There are many pastors who see those lies very clearly and want to warn everyone about them. That’s a pastoral impulse. If you are protecting your flock and you see wolves on the horizon, you want to do whatever you can to protect the sheep. At the same time, though, the best way to keep sheep from going astray is to actually get into the heart and mind and motivations of your sheep—to know why they would fall for the lie in the first place.

I try to do this at the church where I serve as a teaching pastor. When you walk through a biblical text or you bring the Christian view to bear on some pressing issue, you want to describe the vision of life you think is wrong in such a way that the people in your congregation can at least resonate with it. You might say, “Maybe some of you hear this and it seems to make sense.” Then you can list a few things that are inadequate about that worldview. But all the while, you express the frustration they feel as they go down that path. Then when you warn them and show how the gospel tells a better story, your warning will be heard because you’ve communicated, I understand the appeal of this lie. Let me show you why the gospel is better. There are two ways of approaching pastoral ministry: you can constantly try to keep the flock from wandering, or you can keep the flock from wanting to wander. Going to the heart motivation in our preaching and teaching is very difficult to do. I don’t do it well. But that is what I hope to do—it’s important to try.

You encourage young Christians to be “sex rebels.” Can you explain what you mean by that?

The world likes to cast sexual revolutionaries as countercultural people, uninhibited by silly moralistic rules that were forced upon sexuality in previous generations. You saw this in the 60s and 70s in particular. Now we continue to move those boundaries in order to maintain the narrative of casting off the shackles of the past. Even when people don’t have skin in the game, they declare themselves being for “progress” in the sexual revolution. It’s a sign of “righteousness,” of them being on the right side of history, of them leading the charge for more and more freedom.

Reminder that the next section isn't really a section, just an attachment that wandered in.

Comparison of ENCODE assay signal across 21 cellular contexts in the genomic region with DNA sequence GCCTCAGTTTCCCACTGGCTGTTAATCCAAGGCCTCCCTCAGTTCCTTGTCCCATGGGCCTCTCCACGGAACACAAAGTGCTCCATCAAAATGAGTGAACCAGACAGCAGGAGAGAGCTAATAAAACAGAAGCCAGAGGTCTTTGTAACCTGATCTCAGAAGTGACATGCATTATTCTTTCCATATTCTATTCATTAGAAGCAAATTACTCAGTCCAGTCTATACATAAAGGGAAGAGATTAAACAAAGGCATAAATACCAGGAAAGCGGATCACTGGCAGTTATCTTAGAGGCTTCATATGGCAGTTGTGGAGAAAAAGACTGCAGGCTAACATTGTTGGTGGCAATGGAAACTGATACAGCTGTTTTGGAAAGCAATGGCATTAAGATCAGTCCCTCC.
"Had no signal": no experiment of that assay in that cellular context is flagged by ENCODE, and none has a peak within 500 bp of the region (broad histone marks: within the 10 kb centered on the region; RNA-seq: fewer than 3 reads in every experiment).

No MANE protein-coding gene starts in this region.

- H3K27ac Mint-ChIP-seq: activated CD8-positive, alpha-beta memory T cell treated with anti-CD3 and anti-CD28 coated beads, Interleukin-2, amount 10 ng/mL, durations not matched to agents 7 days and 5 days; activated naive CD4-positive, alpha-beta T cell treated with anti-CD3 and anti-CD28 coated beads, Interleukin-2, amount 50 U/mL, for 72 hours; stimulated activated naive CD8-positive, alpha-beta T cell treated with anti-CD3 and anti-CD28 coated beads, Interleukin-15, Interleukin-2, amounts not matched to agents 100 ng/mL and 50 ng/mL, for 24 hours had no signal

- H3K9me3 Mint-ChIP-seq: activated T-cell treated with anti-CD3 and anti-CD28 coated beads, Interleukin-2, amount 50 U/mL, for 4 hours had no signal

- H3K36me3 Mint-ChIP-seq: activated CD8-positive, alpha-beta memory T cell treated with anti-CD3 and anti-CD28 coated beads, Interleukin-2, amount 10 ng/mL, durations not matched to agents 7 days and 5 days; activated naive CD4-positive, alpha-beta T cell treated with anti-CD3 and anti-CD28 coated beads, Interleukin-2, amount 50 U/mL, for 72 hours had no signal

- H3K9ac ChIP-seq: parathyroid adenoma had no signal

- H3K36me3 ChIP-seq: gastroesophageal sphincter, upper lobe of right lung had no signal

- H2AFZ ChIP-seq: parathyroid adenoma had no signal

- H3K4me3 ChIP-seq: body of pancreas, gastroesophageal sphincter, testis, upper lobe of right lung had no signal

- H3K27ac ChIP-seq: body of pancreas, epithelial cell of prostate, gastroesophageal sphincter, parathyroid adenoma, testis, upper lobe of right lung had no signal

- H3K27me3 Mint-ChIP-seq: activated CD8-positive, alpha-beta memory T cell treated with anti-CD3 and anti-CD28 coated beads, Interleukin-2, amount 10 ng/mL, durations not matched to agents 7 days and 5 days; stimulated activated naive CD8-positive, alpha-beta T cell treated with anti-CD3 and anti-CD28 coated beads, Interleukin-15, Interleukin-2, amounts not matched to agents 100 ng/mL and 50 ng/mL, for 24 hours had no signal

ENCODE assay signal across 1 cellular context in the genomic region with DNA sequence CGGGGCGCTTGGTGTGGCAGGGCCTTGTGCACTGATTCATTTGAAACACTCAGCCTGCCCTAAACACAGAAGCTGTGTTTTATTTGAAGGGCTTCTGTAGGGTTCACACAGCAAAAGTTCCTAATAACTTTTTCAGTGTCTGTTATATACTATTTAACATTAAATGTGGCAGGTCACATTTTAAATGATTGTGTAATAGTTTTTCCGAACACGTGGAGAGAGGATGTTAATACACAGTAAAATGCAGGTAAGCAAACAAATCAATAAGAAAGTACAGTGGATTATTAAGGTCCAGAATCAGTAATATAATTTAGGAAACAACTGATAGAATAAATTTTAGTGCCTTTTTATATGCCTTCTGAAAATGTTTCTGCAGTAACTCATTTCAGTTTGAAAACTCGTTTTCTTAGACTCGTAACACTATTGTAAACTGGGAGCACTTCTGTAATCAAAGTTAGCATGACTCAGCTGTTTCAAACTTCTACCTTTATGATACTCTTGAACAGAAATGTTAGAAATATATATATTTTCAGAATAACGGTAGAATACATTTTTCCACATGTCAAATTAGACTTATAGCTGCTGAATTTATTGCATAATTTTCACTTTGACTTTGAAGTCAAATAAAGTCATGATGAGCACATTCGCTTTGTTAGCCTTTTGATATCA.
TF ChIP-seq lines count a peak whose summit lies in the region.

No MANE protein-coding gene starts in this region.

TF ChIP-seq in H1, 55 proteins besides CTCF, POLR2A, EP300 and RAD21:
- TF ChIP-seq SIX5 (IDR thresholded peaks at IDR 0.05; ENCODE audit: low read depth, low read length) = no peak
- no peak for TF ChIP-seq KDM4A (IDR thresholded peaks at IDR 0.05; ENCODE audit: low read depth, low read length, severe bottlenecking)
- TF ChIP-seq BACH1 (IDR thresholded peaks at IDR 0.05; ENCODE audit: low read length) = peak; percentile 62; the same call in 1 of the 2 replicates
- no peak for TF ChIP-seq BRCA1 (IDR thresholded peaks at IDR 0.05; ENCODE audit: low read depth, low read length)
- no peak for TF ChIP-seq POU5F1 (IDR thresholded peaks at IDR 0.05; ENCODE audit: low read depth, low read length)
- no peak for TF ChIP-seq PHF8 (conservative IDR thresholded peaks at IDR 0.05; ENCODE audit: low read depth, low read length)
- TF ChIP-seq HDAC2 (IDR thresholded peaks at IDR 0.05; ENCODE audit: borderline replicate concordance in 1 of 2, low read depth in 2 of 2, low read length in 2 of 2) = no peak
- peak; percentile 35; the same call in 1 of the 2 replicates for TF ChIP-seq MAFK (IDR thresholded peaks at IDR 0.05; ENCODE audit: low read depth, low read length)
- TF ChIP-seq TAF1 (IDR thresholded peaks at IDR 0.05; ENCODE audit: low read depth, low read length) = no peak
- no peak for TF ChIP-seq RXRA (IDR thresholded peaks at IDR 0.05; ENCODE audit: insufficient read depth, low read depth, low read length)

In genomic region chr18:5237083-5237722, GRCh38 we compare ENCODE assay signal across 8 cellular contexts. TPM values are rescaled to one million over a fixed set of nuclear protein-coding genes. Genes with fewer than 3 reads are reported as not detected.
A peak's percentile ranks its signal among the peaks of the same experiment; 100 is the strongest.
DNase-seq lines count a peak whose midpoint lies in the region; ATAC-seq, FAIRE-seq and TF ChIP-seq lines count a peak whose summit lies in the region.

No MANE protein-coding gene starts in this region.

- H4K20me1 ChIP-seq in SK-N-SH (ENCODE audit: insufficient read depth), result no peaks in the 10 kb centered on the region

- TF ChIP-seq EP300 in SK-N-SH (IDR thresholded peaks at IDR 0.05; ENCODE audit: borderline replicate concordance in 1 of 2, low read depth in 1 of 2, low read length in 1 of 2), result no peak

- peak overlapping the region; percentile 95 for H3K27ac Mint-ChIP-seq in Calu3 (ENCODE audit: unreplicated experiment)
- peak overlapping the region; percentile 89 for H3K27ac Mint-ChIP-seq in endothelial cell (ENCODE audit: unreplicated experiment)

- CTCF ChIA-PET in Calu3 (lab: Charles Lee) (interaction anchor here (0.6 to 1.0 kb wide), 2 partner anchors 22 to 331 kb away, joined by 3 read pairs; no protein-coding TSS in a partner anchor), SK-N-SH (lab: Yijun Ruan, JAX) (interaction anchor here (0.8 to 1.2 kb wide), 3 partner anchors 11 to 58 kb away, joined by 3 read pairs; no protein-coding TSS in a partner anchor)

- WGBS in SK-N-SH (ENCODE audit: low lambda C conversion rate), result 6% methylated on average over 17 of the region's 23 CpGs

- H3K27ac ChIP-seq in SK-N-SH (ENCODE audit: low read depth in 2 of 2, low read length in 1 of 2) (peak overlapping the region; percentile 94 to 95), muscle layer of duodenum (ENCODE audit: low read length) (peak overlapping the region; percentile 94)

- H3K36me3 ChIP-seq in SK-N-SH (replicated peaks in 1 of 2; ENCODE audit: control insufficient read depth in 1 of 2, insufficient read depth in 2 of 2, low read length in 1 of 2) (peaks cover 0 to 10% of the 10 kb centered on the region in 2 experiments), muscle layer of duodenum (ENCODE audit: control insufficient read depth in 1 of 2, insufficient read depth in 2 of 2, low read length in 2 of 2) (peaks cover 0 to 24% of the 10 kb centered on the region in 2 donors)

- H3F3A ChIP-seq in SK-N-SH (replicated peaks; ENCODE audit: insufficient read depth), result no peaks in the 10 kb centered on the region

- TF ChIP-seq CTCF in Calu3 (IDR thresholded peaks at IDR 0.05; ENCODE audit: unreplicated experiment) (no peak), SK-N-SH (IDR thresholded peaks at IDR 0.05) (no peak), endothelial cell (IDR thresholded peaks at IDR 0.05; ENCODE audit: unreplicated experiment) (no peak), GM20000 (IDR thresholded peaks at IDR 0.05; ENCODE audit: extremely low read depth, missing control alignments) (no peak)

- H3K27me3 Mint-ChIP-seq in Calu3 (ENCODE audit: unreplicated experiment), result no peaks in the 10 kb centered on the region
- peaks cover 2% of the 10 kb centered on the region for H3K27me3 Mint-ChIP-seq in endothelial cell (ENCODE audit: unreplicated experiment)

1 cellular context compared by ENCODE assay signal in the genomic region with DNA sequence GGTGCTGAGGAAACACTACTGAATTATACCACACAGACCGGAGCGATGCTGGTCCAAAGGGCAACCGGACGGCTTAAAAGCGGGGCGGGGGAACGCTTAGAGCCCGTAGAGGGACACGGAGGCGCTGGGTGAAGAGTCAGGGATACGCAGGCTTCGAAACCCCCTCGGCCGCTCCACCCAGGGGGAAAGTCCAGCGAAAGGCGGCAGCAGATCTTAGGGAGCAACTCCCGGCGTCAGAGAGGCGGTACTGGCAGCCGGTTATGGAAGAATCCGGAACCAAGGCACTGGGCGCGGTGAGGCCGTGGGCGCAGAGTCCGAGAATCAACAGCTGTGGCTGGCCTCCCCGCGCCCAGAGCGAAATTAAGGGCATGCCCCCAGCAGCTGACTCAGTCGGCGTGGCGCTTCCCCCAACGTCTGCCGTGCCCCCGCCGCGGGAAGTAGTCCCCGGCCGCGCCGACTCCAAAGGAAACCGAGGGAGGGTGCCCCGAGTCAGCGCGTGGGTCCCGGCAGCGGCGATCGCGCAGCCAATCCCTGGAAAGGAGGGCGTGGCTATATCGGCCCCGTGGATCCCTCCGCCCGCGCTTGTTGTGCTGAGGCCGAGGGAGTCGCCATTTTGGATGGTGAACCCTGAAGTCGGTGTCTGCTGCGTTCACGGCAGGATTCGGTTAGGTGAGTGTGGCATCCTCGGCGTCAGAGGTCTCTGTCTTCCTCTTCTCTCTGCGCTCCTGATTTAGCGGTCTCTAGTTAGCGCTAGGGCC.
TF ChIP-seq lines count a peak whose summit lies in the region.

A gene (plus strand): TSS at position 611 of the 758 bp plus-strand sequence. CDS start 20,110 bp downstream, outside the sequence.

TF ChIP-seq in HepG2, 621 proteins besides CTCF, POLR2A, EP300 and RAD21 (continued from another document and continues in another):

There are two ways of approaching pastoral ministry: you can constantly try to keep the flock from wandering, or you can keep the flock from wanting to wander.

Unfortunately, all that freedom comes at a cost. I want to hijack the attractiveness of the American appeal to rebellion and say the true rebel is the Christian who swims upstream against that current. Everyone else is swimming downstream without questioning it. G. K. Chesterton said, “Any dead thing can float downstream.” Swimming upstream means you’re alive and kicking. It’s exciting being against the world for the good of the world in those areas.

You’re part of the millennial generation. What do you see in this generation that worries you?

I see some of the same trends I find in the broader culture. We are losing the ability to have charitable dialogue and disagreements, to discuss and debate things rationally. That’s disappearing because we have a loss of literacy across the board. In the church we mourn a loss of biblical literacy. But many Americans don’t read the Bible because they just don’t read. How long can a society as cultured and sophisticated as ours go on without reason and rationality in our discourse?

What gives you hope about this generation?

I’m with millennials all the time who love Jesus, love the church, and are passionate about their faith. I see them at conferences. I see them in my own congregation. I work with them. They’re excited and willing to be on the outside of mainstream society. Those who recently converted understand how the world operates because they lived there, and they know they weren’t happy. They’re not grieving a loss; they’re celebrating what they’ve gained by coming into the Christian community. That gives me hope.

So I don’t spend too much time worrying. Sure, we have challenges ahead. We can’t see the future, but we know we’re walking forward with Jesus and with a great cloud of witnesses around us. The gospel is powerful. The Word is still true. God’s Church will endure. God’s got this.

Drew Dyck is a contributing editor to CT Pastors and an acquisitions editor at Moody Publishers living in Portland, Oregon.